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Time to weigh up pros & cons of the new childcare voucher scheme

By Lesley Stalker on 26 October, 2015

 

Autumn is always a favourite season for children keen to trick or treat and this year, depending on your personal circumstances, treats could be coming to parents too, from an unlikely source. HMRC has revised its childcare voucher system and depending on their individual circumstances, some taxpayers could be in for either a trick (additional rate tax payers) and some for a treat (single parents and the self employed).

For many years, HMRC has operated a very popular childcare voucher system through which parents can, as part of a salary sacrifice scheme, opt into buying vouchers which are redeemable against qualifying childcare costs. This has been reformed in favour of a new system, which, for some parents, could mean they are significantly better off. Not so for others however, meaning it is important to understand the implications, because parents who are already part of an existing childcare voucher scheme are entitled to remain on the existing system until their children reach the age of 15, provided they stay with the same employer throughout this time.

How does the new childcare system work?

The new childcare voucher scheme is an online system under which eligible parents can buy vouchers online, paying 80p for every £1 spent on childcare, with the government covering the remaining 20p. Over a three-month period, parents can spend up to £2,000 per quarter, per child, on vouchers which are held in an online savings account to be used for OFSTED approved childcare costs. In return, the government will top up these payments by up to £500 per child for the period.

An annual maximum of £10,000 worth of childcare per child can be paid for using the new childcare voucher account, with the government providing up to £2,000 of the total cost. For some taxpayers, this is more generous than the original voucher scheme, which was capped at a maximum expenditure of £6,000 per year with a maximum £1,200 government contribution in the form of tax relief.

Since the new childcare voucher scheme works through an online account, parents wishing to register for the scheme will be entitled to withdraw funds from their online childcare accounts. However, when voucher money is withdrawn, the government will also deduct the proportion they have contributed automatically.

Financial support provided through the new scheme is to be strictly controlled and parents will need to re-apply each quarter, for each child receiving childcare. This will ensure that there has been no change to their financial circumstances and therefore eligibility. It is this aspect of the scheme that could mean parents are worse off because currently, childcare vouchers are available to all parents regardless of whether one or both parents are in employment.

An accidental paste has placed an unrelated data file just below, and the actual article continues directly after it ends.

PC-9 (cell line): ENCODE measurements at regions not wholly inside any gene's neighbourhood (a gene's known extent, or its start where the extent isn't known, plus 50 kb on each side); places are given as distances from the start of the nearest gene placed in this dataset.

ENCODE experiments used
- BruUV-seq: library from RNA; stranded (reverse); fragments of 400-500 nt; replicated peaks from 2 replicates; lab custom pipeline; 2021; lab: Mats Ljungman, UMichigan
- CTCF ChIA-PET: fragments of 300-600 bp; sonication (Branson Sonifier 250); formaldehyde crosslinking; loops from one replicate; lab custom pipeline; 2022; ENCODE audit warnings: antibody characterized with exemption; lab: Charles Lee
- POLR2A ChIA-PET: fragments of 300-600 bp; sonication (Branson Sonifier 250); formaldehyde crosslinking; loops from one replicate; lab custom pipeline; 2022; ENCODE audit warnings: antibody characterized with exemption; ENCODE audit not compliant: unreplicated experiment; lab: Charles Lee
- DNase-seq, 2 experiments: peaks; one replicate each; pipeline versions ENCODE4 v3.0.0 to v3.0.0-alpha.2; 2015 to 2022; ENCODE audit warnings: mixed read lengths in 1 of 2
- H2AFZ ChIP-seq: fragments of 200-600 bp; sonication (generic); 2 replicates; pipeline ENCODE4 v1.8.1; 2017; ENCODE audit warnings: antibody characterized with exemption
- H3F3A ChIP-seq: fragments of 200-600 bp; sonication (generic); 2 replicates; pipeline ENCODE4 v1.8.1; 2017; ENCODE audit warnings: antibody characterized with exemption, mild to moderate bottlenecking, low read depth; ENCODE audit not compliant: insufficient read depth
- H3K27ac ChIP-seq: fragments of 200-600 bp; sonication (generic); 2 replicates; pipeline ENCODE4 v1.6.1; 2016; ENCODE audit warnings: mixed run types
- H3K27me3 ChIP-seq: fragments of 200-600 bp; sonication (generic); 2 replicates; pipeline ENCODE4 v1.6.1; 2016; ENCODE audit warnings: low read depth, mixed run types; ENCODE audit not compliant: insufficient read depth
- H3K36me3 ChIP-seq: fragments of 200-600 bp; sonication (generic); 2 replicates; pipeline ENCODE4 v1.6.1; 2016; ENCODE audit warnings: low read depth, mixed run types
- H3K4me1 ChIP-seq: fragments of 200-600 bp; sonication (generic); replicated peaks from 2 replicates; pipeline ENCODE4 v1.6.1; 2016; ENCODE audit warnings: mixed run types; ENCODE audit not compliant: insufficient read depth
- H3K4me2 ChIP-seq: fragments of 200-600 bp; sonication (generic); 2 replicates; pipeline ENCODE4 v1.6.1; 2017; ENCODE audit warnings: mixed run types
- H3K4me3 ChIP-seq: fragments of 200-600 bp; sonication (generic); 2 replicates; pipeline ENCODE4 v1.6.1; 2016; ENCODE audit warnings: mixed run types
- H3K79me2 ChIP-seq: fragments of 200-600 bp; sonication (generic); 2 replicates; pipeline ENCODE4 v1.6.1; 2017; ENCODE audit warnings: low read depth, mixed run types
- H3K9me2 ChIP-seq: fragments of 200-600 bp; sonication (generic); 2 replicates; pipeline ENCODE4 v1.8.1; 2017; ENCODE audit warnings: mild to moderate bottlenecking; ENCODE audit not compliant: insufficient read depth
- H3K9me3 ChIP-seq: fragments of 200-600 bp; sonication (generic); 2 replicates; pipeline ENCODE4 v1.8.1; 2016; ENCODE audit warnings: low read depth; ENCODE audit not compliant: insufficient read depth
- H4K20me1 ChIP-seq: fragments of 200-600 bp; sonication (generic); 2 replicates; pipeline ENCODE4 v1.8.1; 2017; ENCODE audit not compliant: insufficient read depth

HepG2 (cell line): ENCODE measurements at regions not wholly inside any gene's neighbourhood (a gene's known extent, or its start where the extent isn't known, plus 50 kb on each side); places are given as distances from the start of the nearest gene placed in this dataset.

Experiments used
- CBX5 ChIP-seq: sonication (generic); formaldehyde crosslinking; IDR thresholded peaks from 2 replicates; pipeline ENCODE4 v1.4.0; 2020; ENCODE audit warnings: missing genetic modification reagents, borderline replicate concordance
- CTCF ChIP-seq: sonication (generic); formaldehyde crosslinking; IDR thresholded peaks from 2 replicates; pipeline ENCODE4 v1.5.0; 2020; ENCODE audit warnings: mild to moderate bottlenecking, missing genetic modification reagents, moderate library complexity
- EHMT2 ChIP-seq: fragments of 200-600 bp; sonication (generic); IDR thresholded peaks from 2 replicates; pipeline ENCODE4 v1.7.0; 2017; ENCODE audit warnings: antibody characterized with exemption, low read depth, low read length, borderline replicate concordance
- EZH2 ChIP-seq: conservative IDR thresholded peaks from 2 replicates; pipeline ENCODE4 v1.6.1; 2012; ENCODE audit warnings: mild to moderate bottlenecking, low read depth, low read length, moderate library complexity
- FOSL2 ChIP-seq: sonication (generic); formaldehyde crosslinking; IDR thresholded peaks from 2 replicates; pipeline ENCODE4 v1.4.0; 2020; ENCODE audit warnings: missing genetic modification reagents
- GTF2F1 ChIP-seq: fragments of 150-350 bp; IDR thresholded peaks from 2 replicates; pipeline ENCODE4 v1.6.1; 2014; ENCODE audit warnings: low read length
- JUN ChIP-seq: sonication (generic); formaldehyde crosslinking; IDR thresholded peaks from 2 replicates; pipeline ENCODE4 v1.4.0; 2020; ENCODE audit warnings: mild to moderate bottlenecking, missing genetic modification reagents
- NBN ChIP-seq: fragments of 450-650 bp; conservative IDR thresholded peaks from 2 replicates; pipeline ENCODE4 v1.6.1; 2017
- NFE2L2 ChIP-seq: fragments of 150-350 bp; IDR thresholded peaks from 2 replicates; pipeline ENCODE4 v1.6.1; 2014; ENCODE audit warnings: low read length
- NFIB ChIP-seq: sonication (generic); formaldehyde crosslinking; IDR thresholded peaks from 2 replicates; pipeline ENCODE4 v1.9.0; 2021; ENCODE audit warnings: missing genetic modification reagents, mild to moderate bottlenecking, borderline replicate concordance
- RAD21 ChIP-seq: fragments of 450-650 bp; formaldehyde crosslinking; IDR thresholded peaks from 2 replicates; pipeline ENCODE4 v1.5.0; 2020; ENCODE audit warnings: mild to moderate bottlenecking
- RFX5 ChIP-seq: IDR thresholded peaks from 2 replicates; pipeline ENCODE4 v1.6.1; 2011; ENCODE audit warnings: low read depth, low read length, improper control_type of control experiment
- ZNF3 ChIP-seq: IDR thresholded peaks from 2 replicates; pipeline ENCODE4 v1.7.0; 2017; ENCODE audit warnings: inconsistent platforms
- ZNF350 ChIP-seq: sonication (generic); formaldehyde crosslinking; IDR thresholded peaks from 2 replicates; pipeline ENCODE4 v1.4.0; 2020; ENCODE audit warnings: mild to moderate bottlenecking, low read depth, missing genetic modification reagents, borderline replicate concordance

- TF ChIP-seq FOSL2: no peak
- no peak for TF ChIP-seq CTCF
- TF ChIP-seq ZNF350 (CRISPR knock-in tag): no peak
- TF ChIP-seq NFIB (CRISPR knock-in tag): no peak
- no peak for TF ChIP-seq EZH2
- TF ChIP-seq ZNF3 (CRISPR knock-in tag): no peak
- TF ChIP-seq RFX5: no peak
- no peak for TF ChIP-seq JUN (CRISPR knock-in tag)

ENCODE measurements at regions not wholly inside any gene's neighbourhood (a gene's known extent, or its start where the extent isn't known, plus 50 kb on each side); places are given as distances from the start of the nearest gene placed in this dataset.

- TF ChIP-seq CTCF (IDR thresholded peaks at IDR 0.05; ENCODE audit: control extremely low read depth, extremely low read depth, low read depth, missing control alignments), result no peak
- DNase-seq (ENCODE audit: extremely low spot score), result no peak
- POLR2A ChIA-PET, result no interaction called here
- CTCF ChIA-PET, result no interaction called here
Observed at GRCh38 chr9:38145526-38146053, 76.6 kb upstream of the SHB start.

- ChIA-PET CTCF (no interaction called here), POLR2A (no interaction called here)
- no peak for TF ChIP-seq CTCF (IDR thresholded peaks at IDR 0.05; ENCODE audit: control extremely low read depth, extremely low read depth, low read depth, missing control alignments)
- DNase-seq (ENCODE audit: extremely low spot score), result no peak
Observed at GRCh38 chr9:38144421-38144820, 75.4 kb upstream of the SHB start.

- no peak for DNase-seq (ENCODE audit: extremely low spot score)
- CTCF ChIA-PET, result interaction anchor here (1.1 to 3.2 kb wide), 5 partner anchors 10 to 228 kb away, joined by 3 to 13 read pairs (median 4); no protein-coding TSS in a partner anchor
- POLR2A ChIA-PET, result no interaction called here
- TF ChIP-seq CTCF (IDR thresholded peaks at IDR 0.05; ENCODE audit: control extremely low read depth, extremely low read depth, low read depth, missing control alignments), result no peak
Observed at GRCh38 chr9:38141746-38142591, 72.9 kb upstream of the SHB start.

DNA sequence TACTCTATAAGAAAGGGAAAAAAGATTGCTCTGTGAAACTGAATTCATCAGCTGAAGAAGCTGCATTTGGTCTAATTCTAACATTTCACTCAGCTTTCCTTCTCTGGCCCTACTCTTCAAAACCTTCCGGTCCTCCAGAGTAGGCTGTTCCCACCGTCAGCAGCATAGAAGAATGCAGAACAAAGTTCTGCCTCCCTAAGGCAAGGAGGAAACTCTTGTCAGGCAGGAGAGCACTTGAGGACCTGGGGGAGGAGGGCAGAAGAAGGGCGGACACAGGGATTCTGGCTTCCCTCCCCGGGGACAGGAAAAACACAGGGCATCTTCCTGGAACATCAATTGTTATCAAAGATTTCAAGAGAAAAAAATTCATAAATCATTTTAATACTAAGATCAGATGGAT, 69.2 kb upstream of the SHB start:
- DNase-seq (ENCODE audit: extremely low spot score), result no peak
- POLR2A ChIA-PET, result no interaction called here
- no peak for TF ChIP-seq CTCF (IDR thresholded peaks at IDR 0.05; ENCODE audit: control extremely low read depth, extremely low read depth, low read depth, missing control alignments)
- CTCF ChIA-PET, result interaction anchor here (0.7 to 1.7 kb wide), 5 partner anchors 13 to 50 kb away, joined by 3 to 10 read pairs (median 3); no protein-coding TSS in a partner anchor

Who is eligible for the new childcare voucher scheme?

The new scheme is only open to taxpayers where both parents are working regularly and each parent earns below £150,000, the point at which the additional rate of tax applies. So if joint household income is £299,000, with both parents earning just below the additional tax rate threshold, they will still qualify for the new childcare voucher scheme. Single parents are eligible to benefit and where a couple are separated, only one parent will receive the government’s childcare payments. Helpfully, parents who are self employed are now also able to use the childcare voucher scheme whereas they have been excluded from the current scheme which is only available for ‘employees’.

 

Winners and losers?

Parents who are already using the current childcare voucher scheme will need to weigh up the pros and cons of each and decide which will provide the best value in the long term. Eligibility issues aside, the amount of money a family spends on childcare and their tax bracket will determine whether it is more beneficial to remain with the older scheme or use the new one.

When summarising the benefits of the new childcare voucher scheme, the government has said that a working couple with one child will be £134 better off than currently; provided they are spending their full £10,000 entitlement, a couple with 3 children will be £5,375 better off and a single parent with 2 children will be able to claim back £3,067 of the cost of childcare from the government.

 

Will nannies become more ‘affordable’?

Provided both parents are working, it would appear that the more a family spends on childcare, the more they will benefit. This could result in a nanny actually becoming a more affordable option for many - provided they are OFSTED registered and their employers understand the potential employment tax pitfalls (read our earlier blog for more on this).

For advice on tax planning, please contact Lesley Stalker by emailing las@rjp.co.uk

 

 

 

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